Collinearity-influential observations

One or two observations can make a world of difference in a data set, substan­tially improving, or worsening, the collinearity in the data. Can we find these "collinearity-influential" observations? If we do, what, if anything, do we do with them? The answer to the former question is "Maybe." The answer to the latter question is "It depends."

Influential-data diagnostics are designed to find "unusual" observations in a data set and evaluate their impact upon regression analysis. Standard references include BKW, Cook and Weisberg (1982) and Chatterjee and Hadi (1988). Mason and Gunst (1985) illustrate the effect that individual observations can have on data collinearity. Belsley (1991, pp. 245-70) reviews and illustrates diagnostics that may be useful for detecting collinearity-inducing observations, whose inclu­sion worsens collinearity in the data, and collinearity-breaking observations, whose inclusion lessens collinearity in the data. If к = (X1/XK)1/2 is the condition number of the X matrix, and if к^ denotes the condition index of the matrix X with row i (or set of rows) deleted, then one measure of the effect of an observation upon collinearity is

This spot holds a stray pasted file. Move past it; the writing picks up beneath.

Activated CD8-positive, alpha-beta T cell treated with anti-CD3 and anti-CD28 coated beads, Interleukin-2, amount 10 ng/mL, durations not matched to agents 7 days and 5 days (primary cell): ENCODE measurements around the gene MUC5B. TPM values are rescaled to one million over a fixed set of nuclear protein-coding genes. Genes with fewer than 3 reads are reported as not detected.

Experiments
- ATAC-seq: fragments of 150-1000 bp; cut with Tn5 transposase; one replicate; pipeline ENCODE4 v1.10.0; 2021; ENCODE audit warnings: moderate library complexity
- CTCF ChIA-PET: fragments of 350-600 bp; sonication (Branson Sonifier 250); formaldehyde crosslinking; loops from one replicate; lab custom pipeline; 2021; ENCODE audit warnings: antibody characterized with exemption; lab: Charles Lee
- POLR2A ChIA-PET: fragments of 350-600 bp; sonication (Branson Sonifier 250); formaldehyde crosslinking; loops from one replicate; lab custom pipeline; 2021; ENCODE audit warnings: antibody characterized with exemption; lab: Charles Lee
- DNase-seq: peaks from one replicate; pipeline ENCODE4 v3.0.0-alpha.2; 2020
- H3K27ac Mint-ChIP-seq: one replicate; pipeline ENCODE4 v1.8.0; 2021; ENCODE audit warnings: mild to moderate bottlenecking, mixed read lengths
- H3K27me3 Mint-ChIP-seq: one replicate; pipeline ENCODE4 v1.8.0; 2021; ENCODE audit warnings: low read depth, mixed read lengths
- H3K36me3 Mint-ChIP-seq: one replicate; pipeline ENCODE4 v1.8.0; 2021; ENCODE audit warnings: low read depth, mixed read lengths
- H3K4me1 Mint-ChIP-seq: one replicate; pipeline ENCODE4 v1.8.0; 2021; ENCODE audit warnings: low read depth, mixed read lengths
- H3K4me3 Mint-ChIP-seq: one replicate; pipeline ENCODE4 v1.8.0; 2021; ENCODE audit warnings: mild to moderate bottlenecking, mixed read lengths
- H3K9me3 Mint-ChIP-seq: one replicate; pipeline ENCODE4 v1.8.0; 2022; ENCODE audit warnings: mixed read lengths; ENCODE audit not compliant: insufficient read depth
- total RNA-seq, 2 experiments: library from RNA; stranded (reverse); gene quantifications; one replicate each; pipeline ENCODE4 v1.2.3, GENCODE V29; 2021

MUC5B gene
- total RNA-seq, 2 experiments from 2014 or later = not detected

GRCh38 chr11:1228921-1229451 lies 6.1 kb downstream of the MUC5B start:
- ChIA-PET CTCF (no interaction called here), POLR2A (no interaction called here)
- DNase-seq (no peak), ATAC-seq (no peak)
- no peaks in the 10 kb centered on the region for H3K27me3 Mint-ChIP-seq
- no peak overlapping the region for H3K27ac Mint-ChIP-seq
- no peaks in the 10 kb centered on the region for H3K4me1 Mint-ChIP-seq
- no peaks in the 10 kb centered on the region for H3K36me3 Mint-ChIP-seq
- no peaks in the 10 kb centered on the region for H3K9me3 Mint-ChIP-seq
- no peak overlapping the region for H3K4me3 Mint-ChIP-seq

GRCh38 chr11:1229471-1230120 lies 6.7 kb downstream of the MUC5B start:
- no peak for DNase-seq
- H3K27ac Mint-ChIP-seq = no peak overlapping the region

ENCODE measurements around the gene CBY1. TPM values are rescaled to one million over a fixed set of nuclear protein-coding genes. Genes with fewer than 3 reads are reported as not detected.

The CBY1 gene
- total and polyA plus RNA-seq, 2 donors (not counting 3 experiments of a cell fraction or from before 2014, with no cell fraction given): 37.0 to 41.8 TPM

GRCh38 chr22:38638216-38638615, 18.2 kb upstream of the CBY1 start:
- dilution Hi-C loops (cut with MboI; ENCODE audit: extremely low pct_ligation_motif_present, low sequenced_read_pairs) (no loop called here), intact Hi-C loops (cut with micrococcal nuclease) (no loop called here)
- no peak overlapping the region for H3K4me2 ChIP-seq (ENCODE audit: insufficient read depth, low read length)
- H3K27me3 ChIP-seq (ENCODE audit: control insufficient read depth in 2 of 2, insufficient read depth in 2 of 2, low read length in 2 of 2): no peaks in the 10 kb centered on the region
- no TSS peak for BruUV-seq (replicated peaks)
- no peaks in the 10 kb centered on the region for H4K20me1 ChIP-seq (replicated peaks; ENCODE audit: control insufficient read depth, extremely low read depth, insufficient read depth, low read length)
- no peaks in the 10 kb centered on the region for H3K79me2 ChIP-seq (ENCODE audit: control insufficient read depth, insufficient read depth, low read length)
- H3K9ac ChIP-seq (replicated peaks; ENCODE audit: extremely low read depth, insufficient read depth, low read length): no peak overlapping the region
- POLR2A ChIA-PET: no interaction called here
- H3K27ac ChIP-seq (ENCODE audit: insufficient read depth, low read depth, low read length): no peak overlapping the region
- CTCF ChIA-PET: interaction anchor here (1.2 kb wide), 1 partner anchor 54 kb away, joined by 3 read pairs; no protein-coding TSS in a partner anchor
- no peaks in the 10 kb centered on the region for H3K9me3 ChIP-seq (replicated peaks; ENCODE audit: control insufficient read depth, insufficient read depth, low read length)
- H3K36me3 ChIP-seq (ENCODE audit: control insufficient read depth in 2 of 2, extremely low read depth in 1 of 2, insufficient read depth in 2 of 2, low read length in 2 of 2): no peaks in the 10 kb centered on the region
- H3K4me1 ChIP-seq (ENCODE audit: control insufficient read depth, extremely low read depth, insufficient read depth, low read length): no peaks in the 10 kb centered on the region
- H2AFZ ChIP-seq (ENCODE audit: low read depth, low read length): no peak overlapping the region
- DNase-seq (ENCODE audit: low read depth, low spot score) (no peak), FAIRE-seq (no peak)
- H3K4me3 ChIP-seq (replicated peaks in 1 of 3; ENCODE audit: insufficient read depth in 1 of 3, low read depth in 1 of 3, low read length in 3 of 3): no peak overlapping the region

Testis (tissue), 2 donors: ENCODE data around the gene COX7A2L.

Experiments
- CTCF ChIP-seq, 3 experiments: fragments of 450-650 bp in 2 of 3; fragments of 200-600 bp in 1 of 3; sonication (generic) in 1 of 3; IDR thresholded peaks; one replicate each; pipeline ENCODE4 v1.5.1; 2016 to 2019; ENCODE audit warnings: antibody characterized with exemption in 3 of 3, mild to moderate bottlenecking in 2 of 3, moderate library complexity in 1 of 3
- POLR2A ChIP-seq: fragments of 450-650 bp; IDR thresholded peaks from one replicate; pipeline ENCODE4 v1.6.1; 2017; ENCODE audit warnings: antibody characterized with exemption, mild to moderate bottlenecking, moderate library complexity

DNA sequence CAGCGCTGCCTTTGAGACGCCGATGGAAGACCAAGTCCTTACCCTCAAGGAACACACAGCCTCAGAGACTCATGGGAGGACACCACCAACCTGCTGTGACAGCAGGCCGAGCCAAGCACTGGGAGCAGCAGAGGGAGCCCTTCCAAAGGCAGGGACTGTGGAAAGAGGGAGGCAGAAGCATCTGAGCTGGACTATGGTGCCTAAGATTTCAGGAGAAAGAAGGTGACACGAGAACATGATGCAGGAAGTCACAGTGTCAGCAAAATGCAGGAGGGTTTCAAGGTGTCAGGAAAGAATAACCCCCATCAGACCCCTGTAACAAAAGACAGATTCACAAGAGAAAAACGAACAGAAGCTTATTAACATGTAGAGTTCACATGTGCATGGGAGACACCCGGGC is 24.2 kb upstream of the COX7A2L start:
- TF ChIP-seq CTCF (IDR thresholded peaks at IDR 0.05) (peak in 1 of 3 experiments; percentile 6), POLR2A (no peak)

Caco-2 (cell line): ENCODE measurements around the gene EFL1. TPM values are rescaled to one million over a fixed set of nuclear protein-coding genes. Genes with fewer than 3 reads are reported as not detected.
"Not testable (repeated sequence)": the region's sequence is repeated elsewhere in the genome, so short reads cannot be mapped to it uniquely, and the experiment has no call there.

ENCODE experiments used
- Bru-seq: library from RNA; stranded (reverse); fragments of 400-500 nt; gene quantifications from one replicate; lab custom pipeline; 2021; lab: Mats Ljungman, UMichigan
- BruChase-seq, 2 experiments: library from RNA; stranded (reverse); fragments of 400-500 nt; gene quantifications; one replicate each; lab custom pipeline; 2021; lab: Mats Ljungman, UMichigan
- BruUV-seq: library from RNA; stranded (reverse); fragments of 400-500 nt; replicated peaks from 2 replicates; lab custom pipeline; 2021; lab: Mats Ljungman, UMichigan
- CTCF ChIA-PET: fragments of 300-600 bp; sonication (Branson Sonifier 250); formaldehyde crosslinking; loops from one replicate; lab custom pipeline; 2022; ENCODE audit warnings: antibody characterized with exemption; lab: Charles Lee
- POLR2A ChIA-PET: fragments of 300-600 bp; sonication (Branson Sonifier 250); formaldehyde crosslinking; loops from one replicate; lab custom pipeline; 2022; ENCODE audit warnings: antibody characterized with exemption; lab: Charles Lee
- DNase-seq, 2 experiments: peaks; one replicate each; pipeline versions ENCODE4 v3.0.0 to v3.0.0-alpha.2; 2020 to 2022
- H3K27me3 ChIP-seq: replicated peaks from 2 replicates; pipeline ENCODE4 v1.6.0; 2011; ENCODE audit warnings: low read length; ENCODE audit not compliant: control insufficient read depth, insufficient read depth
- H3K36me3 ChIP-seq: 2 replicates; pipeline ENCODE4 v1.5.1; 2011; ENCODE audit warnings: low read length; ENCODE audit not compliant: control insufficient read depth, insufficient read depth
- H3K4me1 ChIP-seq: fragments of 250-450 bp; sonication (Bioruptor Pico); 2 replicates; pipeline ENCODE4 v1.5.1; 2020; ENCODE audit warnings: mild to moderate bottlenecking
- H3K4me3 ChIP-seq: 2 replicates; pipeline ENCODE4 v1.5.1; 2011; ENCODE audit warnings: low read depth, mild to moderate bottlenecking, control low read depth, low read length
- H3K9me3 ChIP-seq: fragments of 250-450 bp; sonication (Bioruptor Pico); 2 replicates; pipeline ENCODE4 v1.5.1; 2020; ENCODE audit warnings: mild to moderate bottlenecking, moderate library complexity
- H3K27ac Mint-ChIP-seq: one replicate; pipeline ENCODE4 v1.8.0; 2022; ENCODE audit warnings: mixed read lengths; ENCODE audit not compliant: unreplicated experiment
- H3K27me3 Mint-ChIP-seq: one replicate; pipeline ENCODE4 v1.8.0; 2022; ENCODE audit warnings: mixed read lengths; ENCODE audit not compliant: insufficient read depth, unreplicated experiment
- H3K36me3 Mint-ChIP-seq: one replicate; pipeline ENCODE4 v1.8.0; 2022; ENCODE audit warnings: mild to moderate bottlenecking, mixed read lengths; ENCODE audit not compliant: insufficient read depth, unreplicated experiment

5(0 = K(i) K. (12.10)


A large negative value of 5Й indicates a collinearity-inducing observation, while a positive value indicates a collinearity-breaking observation. Chatterjee and Hadi (1988), Hadi and Wells (1990) and Sengupta and Bhimasankaram (1997) study this measure and variations of it. See Belsley (1991, p. 251) for examples.

The question is what to do when collinearity-influential observations are found? As with all influential, or unusual, observations we must first determine if they are correct. If they are incorrect, then they should be corrected. If they are correct, then the observations deserve close examination, in an effort to determine why they are unusual, and exactly what effect their inclusion, or exclusion, has upon the signs, magnitudes, and significance of the coefficient estimates.

A second consideration concerns estimator choice. When collinearity is pres­ent, and deemed harmful to the least squares estimator, alternative estimators designed to improve the precision of estimation are sometimes suggested. We will review some of these estimators in Section 5. If collinearity is induced by a few influential observations, then a robust estimator may be an alternative to consider.

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